The next morning, Nate and E went on a game drive while I stayed behind with M. Their guide was awesome, super-knowledgeable about everything, and took them to see lots of lions (including cubs!). Plus there was the added bonus of no obnoxious passengers. So I guess the game drive tours at Erindi are a total and complete crapshoot.

Another option at Erindi is to do self-drive game drives. You have to stay on the road, so it’s unlikely that you’ll see any lions or large predators unless they literally cross the road right in front of you, but you’ll see lots of other neat stuff. We saw a lot of zebras, springbok, oryx, and giraffes. Plus some clusters of elephants and rhinos.

Since moving here I’ve discovered that I get carsick on the bumpy dirt roads (great timing, huh?) so Nate drove the first half and then I took over. I felt slightly better behind the wheel, but I need to buy some kind of medicine for next time.

The amount of wildlife visible from the chalets is awesome. Hippos and crocodiles live in the watering hole, and there’s no shortage of wildebeest, springbok, elephants and warthogs, plus a huge variety of birds. There are also scorpions and bat-sixed moths. A palm-sized scorpion wandered towards our picnic table while we were playing a board game outside after M went to bed. I shouted “Holy shit, a scorpion!!!” and I’ve never seen grown adults jump so quickly on top of a table.

Erindi makes for a nice weekend getaway, or a great first stop on a further-flung camping trip. There’s a surprisingly large well-stocked shop next to the reception with pretty much everything you could need if you forget something, including ice and firewood. That said, I started a list of things to make sure we bring next time: pool towels, tin foil, binoculars, extra dish towels, a silicon spatula, and a kitchen sponge.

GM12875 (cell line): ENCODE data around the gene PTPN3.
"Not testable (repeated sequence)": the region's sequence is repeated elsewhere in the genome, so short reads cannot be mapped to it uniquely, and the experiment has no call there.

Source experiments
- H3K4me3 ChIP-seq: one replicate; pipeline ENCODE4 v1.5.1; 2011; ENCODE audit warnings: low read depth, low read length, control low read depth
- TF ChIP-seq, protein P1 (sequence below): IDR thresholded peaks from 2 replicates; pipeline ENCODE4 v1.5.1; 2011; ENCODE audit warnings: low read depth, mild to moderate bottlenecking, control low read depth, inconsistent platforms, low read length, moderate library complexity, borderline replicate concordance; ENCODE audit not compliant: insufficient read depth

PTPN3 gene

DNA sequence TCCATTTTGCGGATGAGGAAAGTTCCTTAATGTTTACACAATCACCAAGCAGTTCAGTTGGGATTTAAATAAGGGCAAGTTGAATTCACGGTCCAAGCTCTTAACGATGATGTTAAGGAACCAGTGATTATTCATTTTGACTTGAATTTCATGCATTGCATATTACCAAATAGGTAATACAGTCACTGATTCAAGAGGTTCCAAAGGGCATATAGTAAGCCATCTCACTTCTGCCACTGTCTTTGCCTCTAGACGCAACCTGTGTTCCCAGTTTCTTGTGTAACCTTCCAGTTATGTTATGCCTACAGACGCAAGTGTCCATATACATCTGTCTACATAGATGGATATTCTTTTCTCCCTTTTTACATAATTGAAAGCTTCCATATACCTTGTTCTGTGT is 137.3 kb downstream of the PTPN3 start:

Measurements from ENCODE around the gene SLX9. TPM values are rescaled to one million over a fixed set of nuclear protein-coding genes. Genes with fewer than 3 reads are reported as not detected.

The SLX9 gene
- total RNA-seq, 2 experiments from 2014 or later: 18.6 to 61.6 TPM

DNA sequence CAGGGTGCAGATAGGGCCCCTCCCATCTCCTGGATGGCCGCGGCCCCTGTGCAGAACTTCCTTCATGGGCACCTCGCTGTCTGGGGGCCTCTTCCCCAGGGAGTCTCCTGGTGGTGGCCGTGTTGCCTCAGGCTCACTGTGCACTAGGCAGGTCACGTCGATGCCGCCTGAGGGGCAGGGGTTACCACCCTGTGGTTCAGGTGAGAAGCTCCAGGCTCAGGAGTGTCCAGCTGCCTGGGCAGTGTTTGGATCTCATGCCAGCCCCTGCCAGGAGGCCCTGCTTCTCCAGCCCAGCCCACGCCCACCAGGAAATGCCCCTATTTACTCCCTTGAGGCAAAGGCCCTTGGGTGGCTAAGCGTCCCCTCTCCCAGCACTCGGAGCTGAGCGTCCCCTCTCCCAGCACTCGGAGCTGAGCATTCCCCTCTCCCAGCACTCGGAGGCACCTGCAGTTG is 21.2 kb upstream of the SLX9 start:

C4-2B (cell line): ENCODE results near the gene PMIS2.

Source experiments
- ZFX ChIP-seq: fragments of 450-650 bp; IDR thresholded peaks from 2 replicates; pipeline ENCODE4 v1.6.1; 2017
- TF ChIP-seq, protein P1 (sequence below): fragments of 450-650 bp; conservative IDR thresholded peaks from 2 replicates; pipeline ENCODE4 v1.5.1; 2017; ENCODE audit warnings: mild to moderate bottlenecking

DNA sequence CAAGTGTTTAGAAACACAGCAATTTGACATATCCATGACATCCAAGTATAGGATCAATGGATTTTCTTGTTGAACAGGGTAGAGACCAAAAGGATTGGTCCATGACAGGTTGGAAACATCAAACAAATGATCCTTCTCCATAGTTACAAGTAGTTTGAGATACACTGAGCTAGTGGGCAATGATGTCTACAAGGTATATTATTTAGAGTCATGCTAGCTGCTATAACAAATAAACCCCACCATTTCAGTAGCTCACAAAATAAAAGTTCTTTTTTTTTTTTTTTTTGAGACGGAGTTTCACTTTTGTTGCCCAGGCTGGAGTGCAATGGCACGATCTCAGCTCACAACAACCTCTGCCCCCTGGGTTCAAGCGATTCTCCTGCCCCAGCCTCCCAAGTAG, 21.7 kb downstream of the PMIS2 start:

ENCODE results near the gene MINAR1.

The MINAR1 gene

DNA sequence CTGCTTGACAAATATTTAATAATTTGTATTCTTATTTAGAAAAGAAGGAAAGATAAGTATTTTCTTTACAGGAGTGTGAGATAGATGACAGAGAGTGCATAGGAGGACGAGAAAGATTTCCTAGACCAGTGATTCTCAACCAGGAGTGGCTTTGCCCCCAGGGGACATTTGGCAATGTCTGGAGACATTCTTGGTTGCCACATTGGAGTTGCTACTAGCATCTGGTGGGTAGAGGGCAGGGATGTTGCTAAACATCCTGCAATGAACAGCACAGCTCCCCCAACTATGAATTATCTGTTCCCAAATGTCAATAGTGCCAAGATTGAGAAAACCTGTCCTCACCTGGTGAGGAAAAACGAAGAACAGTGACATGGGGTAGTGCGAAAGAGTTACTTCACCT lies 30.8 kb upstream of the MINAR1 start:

Erindi, we’ll be back!

Update: We’ve since returned to Erindi and our second account was about the same. Guided game drives are a still complete crapshoot (even more so than last time) and the facilities are still amazing.

The Muttrah Geotrek

Hike the old trading trail through the mountains behind Muttrah

If you want to go on a moderately easy hike with amazing views without even having to leave Muscat, this is the hike for you! The hike starts at Riyam Park and finishes near the Muttrah Souk, and the whole thing takes less than 3 hours.

See the faint path running diagonally up the side of the mountain? That is the start of the trail.

When you pull into the parking lot at Riyam park, look at the mountains surrounding you, and you’ll see a rock path leading up the mountain. To start the hike, walk back towards the houses directly behind the car park area. It feels like you’re walking into someone’s back yard, but soon you’ll see stone steps leading up and the trail is pretty easy to find from there.

The beginning of the path